By C. Michael Forsyth
When I first began plotting out my novel Sir Arthur Conan Doyle & Harry Houdini in The Adventure of the Spook House I assumed that Houdini would handle all the physical heroics and Conan would be a cool-headed, Holmes-like intellectual. But as I researched the author I quickly discovered that rather than enjoying a sedentary lifestyle, he was a robust man of action, large, strapping and adept at a wide range of sports.
Over the years, Conan Doyle indulged in, and mastered, cricket, soccer, rugby, golf, boxing, car-racing, horsemanship, hunting and biking. He took a swing at baseball while on a trip to North America. In fact, other than Ernest Hemingway, it’s hard to name a writer more suited to the role of action hero.
I was particularly surprised to learn that Conan Doyle was among the very first to ski on the Swiss Alps and introduced his countrymen to the sport.
In 1894, when Conan Doyle visited Norway and Switzerland, skiing was not popular in those countries; few Swiss ever tried downhill skiing. The adventurous author, who’d done cross-country skiing in Norway, had to import a pair of downhill skis from there to Switzerland. He and two Swiss companions “created quite a little excitement” among locals when they swooped down the slopes at Arosa, he wrote his mother proudly.
The source for that is the book Sir Arthur Conan Doyle, a Life in Letters, which I found enormously helpful. It also quotes an account Conan Doyle wrote for Strand Magazine titled “An Alpine Pass on Ski.” In it, he predicted, accurately, “Ski-ing opens up a field of sport which is, I think unique. I am convicted that the time will come when hundreds of Englishmen will come to Switzerland for the ski-ing season in March and April.”
Conan-Doyle was very proud of his contribution to the sport, later devoting three pages to the subject in his memoirs:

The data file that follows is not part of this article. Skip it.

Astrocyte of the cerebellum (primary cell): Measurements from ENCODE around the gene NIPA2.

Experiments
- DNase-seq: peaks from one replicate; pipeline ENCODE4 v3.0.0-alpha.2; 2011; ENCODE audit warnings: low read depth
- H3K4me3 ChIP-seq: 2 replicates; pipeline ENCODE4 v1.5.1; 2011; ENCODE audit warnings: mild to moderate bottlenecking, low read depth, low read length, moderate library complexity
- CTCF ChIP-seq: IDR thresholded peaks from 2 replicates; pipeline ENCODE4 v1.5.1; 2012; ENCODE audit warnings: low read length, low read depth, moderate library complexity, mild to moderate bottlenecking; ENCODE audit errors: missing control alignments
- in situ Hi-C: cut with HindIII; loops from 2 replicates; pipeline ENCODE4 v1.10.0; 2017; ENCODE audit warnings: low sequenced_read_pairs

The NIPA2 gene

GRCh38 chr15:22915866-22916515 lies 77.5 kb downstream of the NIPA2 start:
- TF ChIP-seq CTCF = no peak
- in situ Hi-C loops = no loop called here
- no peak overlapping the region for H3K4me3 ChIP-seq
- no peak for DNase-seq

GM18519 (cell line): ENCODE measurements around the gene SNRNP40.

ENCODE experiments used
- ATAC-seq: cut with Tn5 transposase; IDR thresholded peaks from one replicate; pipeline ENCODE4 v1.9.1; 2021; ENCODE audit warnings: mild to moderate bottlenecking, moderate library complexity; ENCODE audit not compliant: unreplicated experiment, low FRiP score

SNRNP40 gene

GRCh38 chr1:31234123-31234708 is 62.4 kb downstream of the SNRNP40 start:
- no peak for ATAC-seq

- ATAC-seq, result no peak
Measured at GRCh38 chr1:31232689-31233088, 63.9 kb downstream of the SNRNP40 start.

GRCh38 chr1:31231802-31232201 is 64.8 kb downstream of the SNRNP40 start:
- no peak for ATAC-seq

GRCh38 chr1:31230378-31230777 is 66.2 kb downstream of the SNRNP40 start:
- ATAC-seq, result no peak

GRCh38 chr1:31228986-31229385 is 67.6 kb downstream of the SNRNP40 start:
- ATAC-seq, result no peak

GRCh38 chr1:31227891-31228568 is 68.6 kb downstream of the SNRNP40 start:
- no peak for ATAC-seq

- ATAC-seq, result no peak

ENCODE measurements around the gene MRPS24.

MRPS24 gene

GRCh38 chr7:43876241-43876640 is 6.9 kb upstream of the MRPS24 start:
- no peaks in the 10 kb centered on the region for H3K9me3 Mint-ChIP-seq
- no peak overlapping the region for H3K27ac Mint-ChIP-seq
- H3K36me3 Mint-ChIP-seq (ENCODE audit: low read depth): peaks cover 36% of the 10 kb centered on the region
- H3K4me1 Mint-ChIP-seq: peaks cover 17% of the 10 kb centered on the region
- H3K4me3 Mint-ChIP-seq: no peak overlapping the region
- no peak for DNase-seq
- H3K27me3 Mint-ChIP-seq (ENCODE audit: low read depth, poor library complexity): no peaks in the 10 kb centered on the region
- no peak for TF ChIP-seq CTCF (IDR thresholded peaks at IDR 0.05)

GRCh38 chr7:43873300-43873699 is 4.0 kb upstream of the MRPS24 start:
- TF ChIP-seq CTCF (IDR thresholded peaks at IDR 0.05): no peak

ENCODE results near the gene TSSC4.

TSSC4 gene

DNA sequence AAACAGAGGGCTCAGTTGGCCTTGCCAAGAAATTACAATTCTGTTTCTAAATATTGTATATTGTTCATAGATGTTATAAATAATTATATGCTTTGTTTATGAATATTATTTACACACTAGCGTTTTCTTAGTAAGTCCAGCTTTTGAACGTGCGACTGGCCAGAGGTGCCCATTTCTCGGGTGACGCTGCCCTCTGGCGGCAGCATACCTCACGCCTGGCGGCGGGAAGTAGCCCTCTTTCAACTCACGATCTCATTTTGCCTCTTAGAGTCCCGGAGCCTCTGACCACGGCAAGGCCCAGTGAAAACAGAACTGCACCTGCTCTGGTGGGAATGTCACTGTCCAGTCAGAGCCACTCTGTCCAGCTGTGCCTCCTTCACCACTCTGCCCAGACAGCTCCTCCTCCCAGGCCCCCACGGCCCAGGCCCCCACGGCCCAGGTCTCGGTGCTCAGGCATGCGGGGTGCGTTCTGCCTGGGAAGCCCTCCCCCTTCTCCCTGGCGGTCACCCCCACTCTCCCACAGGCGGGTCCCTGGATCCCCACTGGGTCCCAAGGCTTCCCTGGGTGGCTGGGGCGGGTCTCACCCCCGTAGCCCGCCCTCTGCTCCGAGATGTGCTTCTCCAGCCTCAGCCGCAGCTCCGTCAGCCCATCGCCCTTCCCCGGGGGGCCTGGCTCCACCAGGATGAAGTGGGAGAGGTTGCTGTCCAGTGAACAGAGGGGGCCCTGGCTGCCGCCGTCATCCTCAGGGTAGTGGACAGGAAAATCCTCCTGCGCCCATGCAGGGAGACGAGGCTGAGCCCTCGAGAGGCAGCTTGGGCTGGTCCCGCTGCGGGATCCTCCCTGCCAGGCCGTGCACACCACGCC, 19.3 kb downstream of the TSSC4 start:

“I think I’m right in saying that these and other excursions of ours first demonstrated their possibilities to the people of the country and have certainly sent a good many thousands of pounds since then into Switzerland. If my rather rambling career in sport has been of any practical value to anyone it is probably in this matter.”
In reading Conan-Doyle’s own words, what was most useful to me as a novelist was to get a sense of his playful manner of speech, warmth and modesty. His magazine article was full of self-deprecating humor.
“There is nothing peculiarly malignant in the appearance of a pair of ski,” he wrote. “No one to look at them would guess at the possibilities which lurk in them. But you put them on and you turn with a smile to see whether your friends are looking at you, and then the next moment you are boring your head madly in to a snowbank and kicking frantically with both feet and half rising to butt viciously into that snowbank again, and your friends are getting more entertaining than they had ever thought of you capable of providing.”
About sliding down the mountainside on his backside in a less than dignified manner, he joked, “My tailor tells me Harris tweed cannot wear out. That will not stand a thorough scientific test.”
Conan Doyle’s autobiography, Memories and Adventures, includes a chapter on his sporting activities that concludes with a summation of the importance of such manly exploits in his life:
“It gives health and strength, but above all it gives a certain balance of mind without which a man is not complete. To give and take, to accept success modestly and defeat bravely, to fight against odds, to give credit to your enemy and value to your friend—these are some of the lessons that true sport should impart.”
Copyright C. Michael Forsyth
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Sir Arthur Conan Doyle & Harry Houdini in the Adventure of the Spook House is continuing to get rave reviews from fans of Arthur Conan Doyle, creator of Sherlock Holmes.
From the Sherlock Holmes Society of London: “Sir Arthur Conan Doyle & Harry Houdini in The Adventure of the Spook House is an adventure story with depth, full of atmosphere, suspense, ingenuity and a real feeling for place, period and personality. Intensive research, a good ear for rhythms of speech and a literate style make for a cracking good read.”
The spanking new book trailer is now up on YouTube.
New York City dwellers, support independent bookstores by purchasing your autographed copy at The Mysterious Bookshop, which specializes in mysteries and is a neat place to browse. It’s located at 58 Warren St in Tribeca, open Monday-Saturday from 11am-7pm. (212) 587-1011